I’m Millie from Gusty Gourmet, a blog I co-write about (mostly) eating out in my adopted hometown, Wellington, New Zealand.
I started this blog because I realised I like cooking and eating at home just as much as I like eating out. Maybe even more. And also maybe because I’m turning 25 this year and it’s probably a good idea to start being a bit more financially responsible (I’m not talking major penny-pinching here, but getting out of my overdraft might be a good start). And I’ve probably been annoying lots of my friends on Facebook by uploading photos and blurbs of recently-cooked meals. And I’d been pondering the idea for a while and then, yesterday, the lovely Kate of Lovelorn Unicorn offhandedly suggested it on Twitter. So I took it as a sign, and here I am.
Yeah, so everyone has a cooking blog these days. It’s OK. Here is mine!
On Saturday I carried a single fig home from Moore Wilson’s. And by ‘carried’ I mean gingerly, between thumb and forefinger, or cupped in the palm of my hand, while all the other groceries jostled about in a bag, but apparently not gently enough to avoid marring the delicate skin of the oozing-ripe fruit. That’s OK. Scars are stories, after all.
I’d been eyeing the figs up ever since they started popping up at Moore Wilson’s, next to the berries, a little nudge to the shoulder that, hey, late summer, it’s here. And on Saturday, I finally caved (at nearly $30/kg right now they’re not something to be taken lightly, at least on my budget) and picked the closest-to-burstingly-ripe fruit I could find.
It was an interesting day. While Wellington heaved with costumed locals and visitors in various stages of public drunkenness and revelry I trudged home in the muggy mist and, home alone, sliced up the most flawless fig (aside from a newly-inflicted scrape, but you know, that’s character).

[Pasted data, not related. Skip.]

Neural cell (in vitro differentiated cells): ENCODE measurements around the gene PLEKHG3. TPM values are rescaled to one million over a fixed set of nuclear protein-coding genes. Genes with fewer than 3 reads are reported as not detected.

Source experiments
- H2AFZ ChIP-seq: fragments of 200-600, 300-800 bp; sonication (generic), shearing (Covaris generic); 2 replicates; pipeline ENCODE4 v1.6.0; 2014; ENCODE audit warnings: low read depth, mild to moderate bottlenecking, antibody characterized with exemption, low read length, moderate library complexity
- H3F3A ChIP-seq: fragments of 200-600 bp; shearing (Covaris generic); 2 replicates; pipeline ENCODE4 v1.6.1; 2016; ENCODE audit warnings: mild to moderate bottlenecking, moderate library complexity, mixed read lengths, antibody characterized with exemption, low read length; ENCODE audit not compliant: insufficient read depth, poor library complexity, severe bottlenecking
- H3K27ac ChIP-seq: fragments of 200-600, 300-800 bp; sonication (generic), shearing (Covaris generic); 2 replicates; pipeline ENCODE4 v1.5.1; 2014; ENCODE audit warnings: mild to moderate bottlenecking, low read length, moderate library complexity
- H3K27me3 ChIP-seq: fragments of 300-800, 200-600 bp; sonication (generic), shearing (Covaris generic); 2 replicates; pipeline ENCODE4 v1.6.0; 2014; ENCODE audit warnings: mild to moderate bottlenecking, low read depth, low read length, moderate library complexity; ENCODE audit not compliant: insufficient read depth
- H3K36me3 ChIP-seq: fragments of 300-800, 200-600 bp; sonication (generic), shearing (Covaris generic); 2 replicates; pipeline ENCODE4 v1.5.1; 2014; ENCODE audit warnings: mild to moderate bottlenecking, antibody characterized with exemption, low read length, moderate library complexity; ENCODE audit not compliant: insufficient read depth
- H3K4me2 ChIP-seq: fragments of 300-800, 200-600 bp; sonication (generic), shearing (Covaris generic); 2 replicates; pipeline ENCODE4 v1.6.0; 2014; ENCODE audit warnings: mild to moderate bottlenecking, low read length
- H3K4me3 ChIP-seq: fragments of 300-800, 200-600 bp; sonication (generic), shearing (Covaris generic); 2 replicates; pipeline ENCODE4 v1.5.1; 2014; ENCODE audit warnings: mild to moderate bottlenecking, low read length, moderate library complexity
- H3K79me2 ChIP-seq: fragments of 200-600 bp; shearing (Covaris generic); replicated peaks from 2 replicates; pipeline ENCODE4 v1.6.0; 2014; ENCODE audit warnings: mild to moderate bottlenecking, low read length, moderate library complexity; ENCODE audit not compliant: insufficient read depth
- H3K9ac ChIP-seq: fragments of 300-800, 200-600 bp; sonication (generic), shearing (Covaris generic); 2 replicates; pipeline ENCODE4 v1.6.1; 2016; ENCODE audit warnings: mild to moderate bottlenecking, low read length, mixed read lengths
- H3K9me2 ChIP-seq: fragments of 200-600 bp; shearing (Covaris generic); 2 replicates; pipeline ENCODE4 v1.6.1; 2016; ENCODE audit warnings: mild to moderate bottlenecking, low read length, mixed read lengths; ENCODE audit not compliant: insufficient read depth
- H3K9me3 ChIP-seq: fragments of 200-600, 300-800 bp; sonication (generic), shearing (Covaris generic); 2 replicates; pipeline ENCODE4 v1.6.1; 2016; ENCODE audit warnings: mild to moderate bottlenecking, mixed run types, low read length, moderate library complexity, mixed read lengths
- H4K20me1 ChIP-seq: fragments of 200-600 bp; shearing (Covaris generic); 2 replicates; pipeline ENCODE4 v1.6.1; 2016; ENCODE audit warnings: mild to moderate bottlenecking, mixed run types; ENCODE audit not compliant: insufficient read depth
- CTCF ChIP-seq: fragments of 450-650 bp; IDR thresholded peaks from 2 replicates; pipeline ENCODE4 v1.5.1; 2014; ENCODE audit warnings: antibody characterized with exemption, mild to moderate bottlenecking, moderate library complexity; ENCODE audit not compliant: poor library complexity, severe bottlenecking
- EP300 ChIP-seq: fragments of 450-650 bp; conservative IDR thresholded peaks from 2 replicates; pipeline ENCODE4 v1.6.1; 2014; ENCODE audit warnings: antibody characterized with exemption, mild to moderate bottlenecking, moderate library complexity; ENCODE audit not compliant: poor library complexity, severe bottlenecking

I’m one of those people who gets way too excited about the first produce of each season. Perhaps annoyingly so: recently a (probably now rather bewildered) friend emailed me with a simple question about what fruits are coming into season now and I replied with a breathlessly rambling discourse filled with cliche phrases like “in full swing” and “at their peak” and “picking up speed” and I’m pretty sure I used the word “exciting” one too many times and not enough full stops. Kind of like that last sentence, but about three times as long and with about a third of the content.
Anyway, I never know quite what to do with the first fruit (or vegetable) I buy after months, sometimes almost a year, of not tasting whatever it is. Do I eat it plain, savour it for what it is, save the adulteration for later on when there’s plenty around and the price has come down? Or do I dig up the stockpiled recipes I’ve been waiting all year to make?
And this fig – it’s been at least a year since I’ve had one. Maybe even longer; I was overseas most of this time last year. So there was a lot of trepidation over what to do with this: the first fig of 2011.
In the end, it was dinnertime, I was hungry, I had some goat cheese in the fridge and some pine nuts waiting to be used. So I snuck a couple cheeky slices of fig while I assembled this salad.
Innovative and different? Perhaps not. But it was simple, and the perfect showcase for the first fig of the season.
FIG, GOAT CHEESE & PINE NUT SALAD (for 1):
Cut up the juiciest, ripest fig you can bring home without destroying in your shopping bag (ideally you’ll have more foresight than me, and bring one home to ripen). Tear up some goat cheese (I used bûche de chèvre), combine this with some salad greens – peppery rocket would be ideal, but I just used mesclun mix – and a scant handful of toasted pine nuts*. Drizzle with olive oil and aged balsamic vinegar** and sprinkle with flaky sea salt and cracked black pepper. Eat. If you get all the components in one forkful you may melt with delight.
*If I had time or inclination to do more dishes I’d toast these in a little skillet but this time I just popped them in the microwave until they started to smell fragrant and, well, nutty. I’d say it took me about 30 seconds in my microwave, but yours may be different.
**If, like me, you don’t have that beautifully syrupy aged stuff on hand, fret not. It’s not exactly the same, but I found that reducing the regular stuff in a little frying pan (there goes that dish I’d saved by toasting the nuts in the microwave) until it was nice and thick worked just fine for these purposes.